22. timeeee wrote: “If you can’t see what is wrong with that statement, then you are beyond hope and truly barbaric.”

    If you don’t understand what I wrote and why I wrote it, then you are beyond hope and truly disconnected from reality.

    I can live with your assessment of my barbarity. We barbarians tend to not give a sh!t what other people think of us.

  23. +1 for the barbarians. I’m a barbarian with kids. I don’t have any reason to think that woman was sane, and I don’t want her taking another breath, and i’d accept if required, the civic duty to do so.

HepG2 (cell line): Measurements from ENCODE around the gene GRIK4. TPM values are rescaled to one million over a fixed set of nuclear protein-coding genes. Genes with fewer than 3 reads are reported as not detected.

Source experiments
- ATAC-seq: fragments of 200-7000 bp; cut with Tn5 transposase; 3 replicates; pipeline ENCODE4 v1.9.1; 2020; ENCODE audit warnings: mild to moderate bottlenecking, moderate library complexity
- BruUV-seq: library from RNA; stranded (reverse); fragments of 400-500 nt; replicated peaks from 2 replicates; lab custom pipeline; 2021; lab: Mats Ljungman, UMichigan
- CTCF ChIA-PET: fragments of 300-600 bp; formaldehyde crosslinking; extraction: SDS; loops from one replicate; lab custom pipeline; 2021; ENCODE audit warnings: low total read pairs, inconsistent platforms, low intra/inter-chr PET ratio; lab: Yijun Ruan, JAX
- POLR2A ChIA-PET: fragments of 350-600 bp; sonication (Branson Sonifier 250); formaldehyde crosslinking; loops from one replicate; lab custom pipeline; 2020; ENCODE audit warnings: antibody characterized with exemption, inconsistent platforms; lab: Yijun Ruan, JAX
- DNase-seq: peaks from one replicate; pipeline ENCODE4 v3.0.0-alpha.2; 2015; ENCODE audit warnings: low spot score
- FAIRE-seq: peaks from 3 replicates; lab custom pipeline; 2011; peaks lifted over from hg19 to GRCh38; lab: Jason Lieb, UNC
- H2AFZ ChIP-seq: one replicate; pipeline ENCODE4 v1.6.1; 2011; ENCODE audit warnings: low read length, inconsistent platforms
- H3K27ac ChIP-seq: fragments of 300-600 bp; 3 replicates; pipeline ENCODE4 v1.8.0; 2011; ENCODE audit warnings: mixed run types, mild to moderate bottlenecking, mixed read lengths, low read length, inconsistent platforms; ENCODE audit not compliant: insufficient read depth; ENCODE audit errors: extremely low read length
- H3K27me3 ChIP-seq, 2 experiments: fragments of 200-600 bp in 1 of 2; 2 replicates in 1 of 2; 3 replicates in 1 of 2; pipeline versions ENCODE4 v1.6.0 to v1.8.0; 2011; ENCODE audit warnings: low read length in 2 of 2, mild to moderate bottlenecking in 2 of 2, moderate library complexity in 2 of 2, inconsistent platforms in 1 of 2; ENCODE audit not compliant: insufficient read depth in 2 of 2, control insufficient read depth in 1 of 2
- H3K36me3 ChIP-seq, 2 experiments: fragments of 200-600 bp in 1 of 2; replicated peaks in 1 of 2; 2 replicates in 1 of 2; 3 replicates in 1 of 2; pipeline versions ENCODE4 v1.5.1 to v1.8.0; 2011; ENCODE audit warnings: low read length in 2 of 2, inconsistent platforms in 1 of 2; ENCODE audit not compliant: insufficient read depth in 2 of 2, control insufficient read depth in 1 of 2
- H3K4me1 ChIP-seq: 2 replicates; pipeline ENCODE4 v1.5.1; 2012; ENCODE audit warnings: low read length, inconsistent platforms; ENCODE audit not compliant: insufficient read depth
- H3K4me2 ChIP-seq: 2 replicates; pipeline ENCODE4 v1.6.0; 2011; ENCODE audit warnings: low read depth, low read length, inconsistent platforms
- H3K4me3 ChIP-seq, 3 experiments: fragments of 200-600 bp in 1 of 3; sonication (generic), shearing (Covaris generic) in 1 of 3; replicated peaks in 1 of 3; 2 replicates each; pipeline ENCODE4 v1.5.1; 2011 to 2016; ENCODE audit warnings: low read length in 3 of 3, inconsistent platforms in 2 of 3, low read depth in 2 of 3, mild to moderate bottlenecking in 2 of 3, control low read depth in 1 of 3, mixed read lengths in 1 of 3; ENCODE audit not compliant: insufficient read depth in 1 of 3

That she isn’t dead is a failure of our society. I don’t give a DARN that she’s crazy. I have no obligation to keep crazy people who are violent alive, i owe them not one thing.

    you want to be so civilized you won’t kill child murderers? fine. be so.

    i ain’t, don’t intend to become that, and don’t intend to support anyone who accepts it.

    and i’m a LIBERAL.

    with a nice letter from a psychiatrist stating i’m SANE AND COMPETENT.

    just in case you didn’t think there were any Liberals that’d pass that test.. 😉